In the present study, we assessed the outcome afforded by the V4c ICL according to lighting conditions, and found that it improved optical quality under both bright and dark conditions, while achieving greater improvement in the dark in the S group. In a recent study, Miao et al measured optical quality at 1 and 3 months after V4c ICL implantation, using the same instrument as in our study, and found no significant difference between the two time points . However, they did not measure the optical parameters preoperatively, nor did they consider the effect of lighting. To the best of our knowledge, this is the first study to objectively assess optical quality in detail under different light conditions after this novel surgical procedure.
During the entire 3-month follow-up, optical quality showed significant improvement under both bright and dark conditions. There could be three explanations for these results. First, the ICL afforded better retinal magnification than spectacles . Kamiya et al previously reported 1.00 and 0.88-fold improvements in retinal magnification after phakic IOL implantation and use of spectacles, respectively, for correction of high myopia; furthermore, a shrinking image could reduce visual quality . Second, ICL implantation induces significantly higher contrast sensitivity and less spherical aberration [19-21], which could result in better optical quality. Third, single-vision spectacle lenses used to correct myopia could increase hyperopic defocus in the peripheral retina, which may also affect visual quality [22-24].
In the present study, the V4c ICL yielded similar outcomes under both bright and dark conditions, with the exception that the OSI was reduced more under dark than bright conditions; thus, the V4c ICL had stable and excellent performance under different lighting conditions, albeit with a better ability to reduce the extent of scattering in the dark. Due to a lack of relevant previous literature, we can only speculate regarding this increased performance. One possibility is that there is an impact of ring-shaped dysphotopsia, as reported by Eppig and co-workers  and Eom and co-workers  in 2015 and 2017, respectively, according to a special visual sequela induced by V4c implantation. Both studies suggested that dysphotopsia may be influenced by illumination intensity, and Eom and co-workers reported a subjective feeling in patients that dysphotopsia was more obvious under bright conditions, which may have resulted in less improvement . Furthermore, V4c implantation partially resolves the peripheral hyperopic defocus problem, whereby rod cells receive more signal stimulus, and this could also lead to greater improvement in optical quality. It could also be a sign of deeper problems and should be investigated accordingly.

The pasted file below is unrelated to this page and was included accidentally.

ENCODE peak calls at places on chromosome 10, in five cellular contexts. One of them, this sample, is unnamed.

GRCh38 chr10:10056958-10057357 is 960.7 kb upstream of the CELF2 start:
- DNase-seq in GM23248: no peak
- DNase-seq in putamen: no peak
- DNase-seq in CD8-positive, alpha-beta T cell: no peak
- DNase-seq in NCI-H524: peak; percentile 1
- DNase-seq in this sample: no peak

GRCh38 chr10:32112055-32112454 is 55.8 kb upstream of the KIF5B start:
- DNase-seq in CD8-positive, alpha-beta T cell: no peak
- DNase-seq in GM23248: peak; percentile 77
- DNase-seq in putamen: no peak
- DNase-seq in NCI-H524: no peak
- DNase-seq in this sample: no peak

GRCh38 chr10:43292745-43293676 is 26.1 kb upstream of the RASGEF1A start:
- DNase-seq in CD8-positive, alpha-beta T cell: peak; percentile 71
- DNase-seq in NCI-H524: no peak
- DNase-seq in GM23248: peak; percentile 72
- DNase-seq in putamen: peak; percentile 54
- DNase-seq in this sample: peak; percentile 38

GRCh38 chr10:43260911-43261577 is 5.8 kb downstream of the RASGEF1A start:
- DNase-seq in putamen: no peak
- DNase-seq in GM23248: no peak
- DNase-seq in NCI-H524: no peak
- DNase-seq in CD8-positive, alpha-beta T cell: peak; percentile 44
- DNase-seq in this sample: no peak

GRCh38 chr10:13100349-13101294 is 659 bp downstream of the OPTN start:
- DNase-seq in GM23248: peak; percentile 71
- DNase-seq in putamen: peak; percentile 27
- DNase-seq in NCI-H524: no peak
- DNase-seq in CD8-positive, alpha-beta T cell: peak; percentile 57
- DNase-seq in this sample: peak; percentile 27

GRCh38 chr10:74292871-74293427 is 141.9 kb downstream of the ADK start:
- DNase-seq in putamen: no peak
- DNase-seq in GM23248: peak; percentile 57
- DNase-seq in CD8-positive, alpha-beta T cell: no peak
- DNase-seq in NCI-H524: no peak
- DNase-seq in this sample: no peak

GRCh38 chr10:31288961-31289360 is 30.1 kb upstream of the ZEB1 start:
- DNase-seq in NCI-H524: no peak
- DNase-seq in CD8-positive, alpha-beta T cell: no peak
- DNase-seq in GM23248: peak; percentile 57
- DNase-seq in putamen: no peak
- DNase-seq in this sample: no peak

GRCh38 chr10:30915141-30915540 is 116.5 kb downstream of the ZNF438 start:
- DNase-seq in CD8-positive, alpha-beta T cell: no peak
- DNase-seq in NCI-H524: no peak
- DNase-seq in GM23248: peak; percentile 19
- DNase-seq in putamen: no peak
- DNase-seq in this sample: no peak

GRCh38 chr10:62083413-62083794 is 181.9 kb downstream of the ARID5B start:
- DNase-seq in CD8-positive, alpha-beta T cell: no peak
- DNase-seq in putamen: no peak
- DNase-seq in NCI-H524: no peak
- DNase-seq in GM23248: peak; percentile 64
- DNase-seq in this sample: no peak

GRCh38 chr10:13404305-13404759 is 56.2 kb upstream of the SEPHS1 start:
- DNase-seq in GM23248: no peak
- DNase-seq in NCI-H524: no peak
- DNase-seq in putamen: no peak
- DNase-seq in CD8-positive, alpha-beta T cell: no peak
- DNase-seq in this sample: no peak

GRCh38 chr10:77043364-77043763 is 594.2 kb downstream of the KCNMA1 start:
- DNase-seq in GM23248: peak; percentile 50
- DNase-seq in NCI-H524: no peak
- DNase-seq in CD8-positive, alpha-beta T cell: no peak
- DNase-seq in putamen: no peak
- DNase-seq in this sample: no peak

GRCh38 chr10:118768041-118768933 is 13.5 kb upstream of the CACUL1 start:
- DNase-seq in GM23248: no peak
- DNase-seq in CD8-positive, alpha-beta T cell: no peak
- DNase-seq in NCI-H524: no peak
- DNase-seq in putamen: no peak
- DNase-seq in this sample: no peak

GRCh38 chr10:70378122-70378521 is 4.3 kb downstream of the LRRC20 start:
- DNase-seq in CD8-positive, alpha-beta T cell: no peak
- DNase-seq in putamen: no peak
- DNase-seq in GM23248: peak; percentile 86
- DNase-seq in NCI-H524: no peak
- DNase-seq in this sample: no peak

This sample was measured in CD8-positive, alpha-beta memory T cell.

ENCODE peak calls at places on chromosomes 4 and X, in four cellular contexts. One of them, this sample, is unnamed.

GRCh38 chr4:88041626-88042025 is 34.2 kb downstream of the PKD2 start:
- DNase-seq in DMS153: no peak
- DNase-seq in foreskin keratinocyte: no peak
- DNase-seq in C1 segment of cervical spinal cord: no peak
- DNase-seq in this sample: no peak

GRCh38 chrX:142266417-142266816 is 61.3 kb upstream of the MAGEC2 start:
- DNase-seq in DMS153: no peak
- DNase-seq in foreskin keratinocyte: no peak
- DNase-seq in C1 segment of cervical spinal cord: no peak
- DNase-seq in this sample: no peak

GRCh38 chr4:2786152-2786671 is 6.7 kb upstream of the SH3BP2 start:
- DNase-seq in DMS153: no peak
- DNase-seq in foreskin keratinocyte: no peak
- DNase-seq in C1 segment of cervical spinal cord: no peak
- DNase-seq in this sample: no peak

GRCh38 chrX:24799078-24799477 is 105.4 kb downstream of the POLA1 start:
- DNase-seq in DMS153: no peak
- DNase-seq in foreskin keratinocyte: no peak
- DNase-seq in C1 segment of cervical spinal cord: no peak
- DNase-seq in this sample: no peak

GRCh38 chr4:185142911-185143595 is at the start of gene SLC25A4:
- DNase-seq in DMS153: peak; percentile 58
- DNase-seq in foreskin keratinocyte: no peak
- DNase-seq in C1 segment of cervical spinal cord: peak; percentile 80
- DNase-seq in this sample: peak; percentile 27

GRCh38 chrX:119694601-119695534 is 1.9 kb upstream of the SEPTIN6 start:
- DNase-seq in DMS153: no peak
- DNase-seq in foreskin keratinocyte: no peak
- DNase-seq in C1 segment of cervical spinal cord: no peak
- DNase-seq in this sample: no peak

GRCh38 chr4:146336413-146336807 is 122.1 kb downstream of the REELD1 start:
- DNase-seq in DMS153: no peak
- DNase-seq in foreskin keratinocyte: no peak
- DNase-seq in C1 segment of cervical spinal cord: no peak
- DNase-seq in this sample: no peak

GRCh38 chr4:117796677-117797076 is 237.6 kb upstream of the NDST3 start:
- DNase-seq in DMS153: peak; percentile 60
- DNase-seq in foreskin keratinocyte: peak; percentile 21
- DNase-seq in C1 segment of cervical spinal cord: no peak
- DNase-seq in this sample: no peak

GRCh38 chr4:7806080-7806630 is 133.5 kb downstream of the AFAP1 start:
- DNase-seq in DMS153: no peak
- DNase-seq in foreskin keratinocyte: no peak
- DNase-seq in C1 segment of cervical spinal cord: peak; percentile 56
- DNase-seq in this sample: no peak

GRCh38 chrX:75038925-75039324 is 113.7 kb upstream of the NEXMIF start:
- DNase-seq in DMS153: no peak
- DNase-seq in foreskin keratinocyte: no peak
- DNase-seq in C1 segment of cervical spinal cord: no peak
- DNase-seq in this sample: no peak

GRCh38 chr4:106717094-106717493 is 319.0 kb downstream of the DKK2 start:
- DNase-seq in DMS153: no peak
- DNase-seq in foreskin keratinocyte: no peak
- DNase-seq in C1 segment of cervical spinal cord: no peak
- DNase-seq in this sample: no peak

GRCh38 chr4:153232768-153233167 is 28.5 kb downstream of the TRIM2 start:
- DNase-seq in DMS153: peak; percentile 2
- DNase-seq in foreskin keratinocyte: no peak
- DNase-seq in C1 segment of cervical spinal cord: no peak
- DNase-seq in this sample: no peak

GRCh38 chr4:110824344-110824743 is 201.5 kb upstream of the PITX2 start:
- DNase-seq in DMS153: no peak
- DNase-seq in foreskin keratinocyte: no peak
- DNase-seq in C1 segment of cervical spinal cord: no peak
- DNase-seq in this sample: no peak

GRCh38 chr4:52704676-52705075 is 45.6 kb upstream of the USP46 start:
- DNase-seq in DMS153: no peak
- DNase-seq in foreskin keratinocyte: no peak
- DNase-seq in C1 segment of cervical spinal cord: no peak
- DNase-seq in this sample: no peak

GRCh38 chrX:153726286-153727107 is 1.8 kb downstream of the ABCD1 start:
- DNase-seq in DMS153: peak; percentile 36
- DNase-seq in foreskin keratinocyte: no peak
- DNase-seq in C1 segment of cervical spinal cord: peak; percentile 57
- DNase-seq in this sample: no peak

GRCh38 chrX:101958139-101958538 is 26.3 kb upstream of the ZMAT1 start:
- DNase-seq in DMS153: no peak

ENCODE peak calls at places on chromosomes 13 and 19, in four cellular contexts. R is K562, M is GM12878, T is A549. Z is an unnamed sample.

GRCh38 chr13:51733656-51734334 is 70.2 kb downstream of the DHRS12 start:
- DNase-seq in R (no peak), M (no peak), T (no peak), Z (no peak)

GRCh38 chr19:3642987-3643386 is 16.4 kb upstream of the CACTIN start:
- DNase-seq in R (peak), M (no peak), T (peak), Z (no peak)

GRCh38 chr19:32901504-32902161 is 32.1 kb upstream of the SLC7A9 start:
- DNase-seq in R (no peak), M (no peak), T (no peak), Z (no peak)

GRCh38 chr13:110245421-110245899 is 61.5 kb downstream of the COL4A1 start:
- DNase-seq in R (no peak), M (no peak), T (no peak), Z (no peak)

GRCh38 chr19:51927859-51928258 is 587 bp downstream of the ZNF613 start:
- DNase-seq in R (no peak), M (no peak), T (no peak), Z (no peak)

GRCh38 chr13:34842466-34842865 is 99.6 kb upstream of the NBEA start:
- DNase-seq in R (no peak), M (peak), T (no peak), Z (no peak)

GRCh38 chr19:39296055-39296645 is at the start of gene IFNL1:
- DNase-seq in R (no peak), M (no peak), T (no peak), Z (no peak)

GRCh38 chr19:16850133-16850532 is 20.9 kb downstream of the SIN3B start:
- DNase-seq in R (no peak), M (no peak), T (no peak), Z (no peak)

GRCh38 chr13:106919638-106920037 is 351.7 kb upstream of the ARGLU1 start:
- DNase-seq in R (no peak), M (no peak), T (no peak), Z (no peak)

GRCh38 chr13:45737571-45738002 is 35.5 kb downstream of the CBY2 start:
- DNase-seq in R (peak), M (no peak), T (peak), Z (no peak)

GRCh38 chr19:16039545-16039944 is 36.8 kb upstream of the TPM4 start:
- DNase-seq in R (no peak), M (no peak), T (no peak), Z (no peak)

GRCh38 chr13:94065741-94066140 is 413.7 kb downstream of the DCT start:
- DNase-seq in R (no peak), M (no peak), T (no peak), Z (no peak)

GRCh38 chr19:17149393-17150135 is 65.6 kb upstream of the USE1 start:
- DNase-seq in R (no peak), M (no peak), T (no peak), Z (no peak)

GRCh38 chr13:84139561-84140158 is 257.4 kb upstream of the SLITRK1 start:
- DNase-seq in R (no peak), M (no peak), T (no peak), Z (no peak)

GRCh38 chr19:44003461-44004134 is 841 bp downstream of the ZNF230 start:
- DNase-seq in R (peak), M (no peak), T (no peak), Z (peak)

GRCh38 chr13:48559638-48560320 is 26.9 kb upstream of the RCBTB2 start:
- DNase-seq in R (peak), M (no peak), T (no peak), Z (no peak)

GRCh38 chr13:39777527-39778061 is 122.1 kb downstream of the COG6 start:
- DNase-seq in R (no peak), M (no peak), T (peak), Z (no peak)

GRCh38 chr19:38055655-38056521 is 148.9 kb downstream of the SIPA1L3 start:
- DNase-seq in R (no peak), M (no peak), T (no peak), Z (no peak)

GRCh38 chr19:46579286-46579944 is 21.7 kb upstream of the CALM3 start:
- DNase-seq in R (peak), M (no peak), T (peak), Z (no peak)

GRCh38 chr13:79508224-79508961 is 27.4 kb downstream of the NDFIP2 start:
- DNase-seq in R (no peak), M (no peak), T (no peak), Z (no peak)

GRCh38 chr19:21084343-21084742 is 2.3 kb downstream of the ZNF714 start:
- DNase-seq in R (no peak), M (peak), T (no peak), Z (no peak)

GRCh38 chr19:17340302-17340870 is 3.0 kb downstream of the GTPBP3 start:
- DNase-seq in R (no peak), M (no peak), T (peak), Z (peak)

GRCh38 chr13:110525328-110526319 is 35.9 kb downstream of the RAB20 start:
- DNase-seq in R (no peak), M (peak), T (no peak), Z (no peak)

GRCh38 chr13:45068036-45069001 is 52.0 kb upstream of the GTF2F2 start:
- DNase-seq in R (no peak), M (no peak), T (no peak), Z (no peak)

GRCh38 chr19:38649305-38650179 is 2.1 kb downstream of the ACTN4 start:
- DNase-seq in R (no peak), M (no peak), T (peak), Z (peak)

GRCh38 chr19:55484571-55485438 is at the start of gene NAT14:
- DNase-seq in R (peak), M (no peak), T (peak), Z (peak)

As expected, we found that patients with super-high myopia experienced greater improvement in visual quality than the high myopia patients, which could be explained by the lower retinal magnification and more serious hyperopic defocus associated with thicker spectacles . Although the differences in MTF frequency, Strehl ratio, and PVAs between the two groups under bright conditions were not significant by 3 months postoperatively, there was a trend toward a better outcome in group S than in group H. The precise reasons of for convergence between the two groups at 3 months need to be studied further. In addition, because many previous studies have shown that ICL yields better outcomes in cases with large refractive errors , we propose that ICL implantation should be the first choice for super-high myopia patients.
A limitation in this study was that we did not collect long-term follow-up data. Also, because the OQAS only measure monocular optical quality at one time, further binocular visual function evaluations are needed. Although the OQAS objectively evaluates optical quality, it cannot measure retina function, yet high myopia patients often show retinal changes. During our follow-up, we also received some complaints from patients about their scotopia, so additional questionnaire measures are necessary to capture this. Overall, it remains unclear how these differences affect patients’ experience and daily activities.